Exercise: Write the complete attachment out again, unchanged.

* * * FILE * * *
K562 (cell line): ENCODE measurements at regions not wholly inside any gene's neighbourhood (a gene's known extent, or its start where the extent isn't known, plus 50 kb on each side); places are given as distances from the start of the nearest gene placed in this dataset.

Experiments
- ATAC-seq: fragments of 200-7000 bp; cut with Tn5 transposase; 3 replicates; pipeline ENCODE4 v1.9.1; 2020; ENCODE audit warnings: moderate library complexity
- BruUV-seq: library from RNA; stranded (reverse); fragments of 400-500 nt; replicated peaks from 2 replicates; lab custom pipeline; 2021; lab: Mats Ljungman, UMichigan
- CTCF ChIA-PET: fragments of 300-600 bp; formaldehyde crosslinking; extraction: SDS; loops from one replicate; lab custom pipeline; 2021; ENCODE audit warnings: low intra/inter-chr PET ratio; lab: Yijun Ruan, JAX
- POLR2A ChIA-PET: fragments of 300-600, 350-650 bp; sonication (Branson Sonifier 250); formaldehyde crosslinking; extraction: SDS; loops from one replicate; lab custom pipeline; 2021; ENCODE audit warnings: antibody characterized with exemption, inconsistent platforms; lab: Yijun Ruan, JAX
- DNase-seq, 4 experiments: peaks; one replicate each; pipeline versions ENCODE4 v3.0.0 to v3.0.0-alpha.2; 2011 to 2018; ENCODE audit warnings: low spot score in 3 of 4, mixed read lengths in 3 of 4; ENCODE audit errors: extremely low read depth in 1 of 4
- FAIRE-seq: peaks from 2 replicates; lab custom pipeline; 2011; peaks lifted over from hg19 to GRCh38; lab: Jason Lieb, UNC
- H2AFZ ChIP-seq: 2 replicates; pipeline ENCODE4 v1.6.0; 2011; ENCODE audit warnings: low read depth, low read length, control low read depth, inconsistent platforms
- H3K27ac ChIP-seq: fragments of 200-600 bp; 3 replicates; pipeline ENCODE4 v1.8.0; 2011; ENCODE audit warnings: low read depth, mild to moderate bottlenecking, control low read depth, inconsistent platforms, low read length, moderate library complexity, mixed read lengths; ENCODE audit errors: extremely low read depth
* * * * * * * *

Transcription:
K562 (cell line): ENCODE measurements at regions not wholly inside any gene's neighbourhood (a gene's known extent, or its start where the extent isn't known, plus 50 kb on each side); places are given as distances from the start of the nearest gene placed in this dataset.

Experiments
- ATAC-seq: fragments of 200-7000 bp; cut with Tn5 transposase; 3 replicates; pipeline ENCODE4 v1.9.1; 2020; ENCODE audit warnings: moderate library complexity
- BruUV-seq: library from RNA; stranded (reverse); fragments of 400-500 nt; replicated peaks from 2 replicates; lab custom pipeline; 2021; lab: Mats Ljungman, UMichigan
- CTCF ChIA-PET: fragments of 300-600 bp; formaldehyde crosslinking; extraction: SDS; loops from one replicate; lab custom pipeline; 2021; ENCODE audit warnings: low intra/inter-chr PET ratio; lab: Yijun Ruan, JAX
- POLR2A ChIA-PET: fragments of 300-600, 350-650 bp; sonication (Branson Sonifier 250); formaldehyde crosslinking; extraction: SDS; loops from one replicate; lab custom pipeline; 2021; ENCODE audit warnings: antibody characterized with exemption, inconsistent platforms; lab: Yijun Ruan, JAX
- DNase-seq, 4 experiments: peaks; one replicate each; pipeline versions ENCODE4 v3.0.0 to v3.0.0-alpha.2; 2011 to 2018; ENCODE audit warnings: low spot score in 3 of 4, mixed read lengths in 3 of 4; ENCODE audit errors: extremely low read depth in 1 of 4
- FAIRE-seq: peaks from 2 replicates; lab custom pipeline; 2011; peaks lifted over from hg19 to GRCh38; lab: Jason Lieb, UNC
- H2AFZ ChIP-seq: 2 replicates; pipeline ENCODE4 v1.6.0; 2011; ENCODE audit warnings: low read depth, low read length, control low read depth, inconsistent platforms
- H3K27ac ChIP-seq: fragments of 200-600 bp; 3 replicates; pipeline ENCODE4 v1.8.0; 2011; ENCODE audit warnings: low read depth, mild to moderate bottlenecking, control low read depth, inconsistent platforms, low read length, moderate library complexity, mixed read lengths; ENCODE audit errors: extremely low read depth